Selling Your IT Business
You're mulling over the idea of selling your information technology business. Do not jump in without carefully thinking it through, assuring that this is the right time. After all, you don't want to jeopardize ruining something that you've put your blood, sweat, and tears into!
There's no right or wrong reason, each person is different. Maybe your reseller web hosting business is not at all profitable anymore, or the opposite is true and you have offers left and right from prospective buyers. Whether you are looking to spend more time with your family or are planning to start a new cloud hosting venture, the process of selling your business is the same. Here's what you need to think about before you make your decision to sell, assuring you don't act at the wrong time.
Take A Look At The Market
A good way to judge whether or not it's time to sell is to take a look at the market as a whole. Generally, in the technology market, it's tough to predict the future. You just don't know when a competing product or service will be developed or when the market has hit saturation. If you notice a dramatic upswing in sales or a slew of competition appearing on the horizon, it might be time!
How is your company doing? If you're just starting out, it might not be wise to sell. If you are a top web hosting company in the IT world, it makes sense to stick around for a while longer, unless you are given a sizeable offer that you just cannot see yourself saying no to.
If your business is growing fast, great! If you do the math of projected share value for five years from now based on the growth of your business, you might be wise to hang onto those shares for the time being. It's like selling a plow truck in the summertime: you'll likely receive more money in the winter, when it is in demand.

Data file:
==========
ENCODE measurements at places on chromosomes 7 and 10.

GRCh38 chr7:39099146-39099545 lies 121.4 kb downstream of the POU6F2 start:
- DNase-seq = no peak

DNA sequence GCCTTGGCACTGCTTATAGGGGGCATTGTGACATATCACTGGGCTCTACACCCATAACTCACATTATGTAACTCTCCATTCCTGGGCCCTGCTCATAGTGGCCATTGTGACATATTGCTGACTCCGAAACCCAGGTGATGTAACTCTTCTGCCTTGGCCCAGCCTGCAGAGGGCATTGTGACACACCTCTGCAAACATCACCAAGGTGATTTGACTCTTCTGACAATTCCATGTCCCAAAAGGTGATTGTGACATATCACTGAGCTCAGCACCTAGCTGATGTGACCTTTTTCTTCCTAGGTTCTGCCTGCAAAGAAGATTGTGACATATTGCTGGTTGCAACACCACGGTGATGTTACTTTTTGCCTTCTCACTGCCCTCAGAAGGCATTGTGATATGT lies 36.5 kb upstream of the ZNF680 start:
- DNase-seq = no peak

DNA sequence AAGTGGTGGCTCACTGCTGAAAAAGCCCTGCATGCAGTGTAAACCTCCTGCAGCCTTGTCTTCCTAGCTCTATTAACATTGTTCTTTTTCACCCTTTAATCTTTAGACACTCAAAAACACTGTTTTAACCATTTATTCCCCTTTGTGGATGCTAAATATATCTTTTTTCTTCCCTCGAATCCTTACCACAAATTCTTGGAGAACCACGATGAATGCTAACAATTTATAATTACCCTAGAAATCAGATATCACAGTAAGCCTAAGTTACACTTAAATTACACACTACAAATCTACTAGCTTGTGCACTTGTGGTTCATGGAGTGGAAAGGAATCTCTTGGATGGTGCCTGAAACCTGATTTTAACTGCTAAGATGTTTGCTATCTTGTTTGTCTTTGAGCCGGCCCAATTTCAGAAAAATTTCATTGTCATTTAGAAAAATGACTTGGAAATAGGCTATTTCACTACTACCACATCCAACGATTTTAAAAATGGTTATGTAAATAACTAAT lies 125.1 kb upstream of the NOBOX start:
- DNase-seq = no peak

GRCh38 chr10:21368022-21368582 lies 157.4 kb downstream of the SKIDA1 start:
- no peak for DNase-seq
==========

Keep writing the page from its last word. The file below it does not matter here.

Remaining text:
Make It Personal
Since this decision is going to impact you in a big way, you'd be unwise to overlook just how big of an impact it could make. Is this your only asset? If so, it makes your decision more important than ever!
Ask yourself a few important questions, starting with a simple one: what are your motivations for selling the business? Will you be financially secure after selling the business? Are you doing it for the sake of the business itself, or do you just want to wash your hands of it altogether?
Another important consideration: how will it make you feel to walk away? Even if you think you're more than ready, your subconscious could cloud your judgement with emotion when it comes time to talk to potential buyers. After all, you built this business into what it is today. It's like sending your child off to college: you are proud as could be that they have reached this stage in their lives, but you're so very scared for their future.
Are you prepared for your own future, either working on a consultant basis or retired, with nothing to do? After working so very hard to build the business, it's hard to just stop and sit. Plan for these events: if you plan to stay with the company in some form, prepare yourself to report to a boss; if you will not be working, plan what you'll do with your time.
Sell, Sell, Sell!
If you have considered all of the factors outlined above and reach the decision to sell, there's a bit more work ahead of you. You'll want to contact a professional to appraise your business. Businesses in the technology field are hard to gauge on your own, and you don't want to shortchange yourself.
Don't forget to review your employee and contractor agreements for information regarding ownership of intellectual property. The buyer doesn't want to get stuck with a lawsuit from these contractors in the future after the sale is finalized. Due diligence will alert them to this prior to the sale most of the time, which might cause them to back out altogether. It's best you prepare for it on your own, so go through all agreements so that you can disclose the information to the buyer yourself.
The technology market is tough when it comes time to sell. You never know when the next big thing is going to come along, making your product or service obsolete. It's important to think this decision through, and talk to a professional so that you don't wind up losing money in the deal, after spending a lifetime making the business what it is today.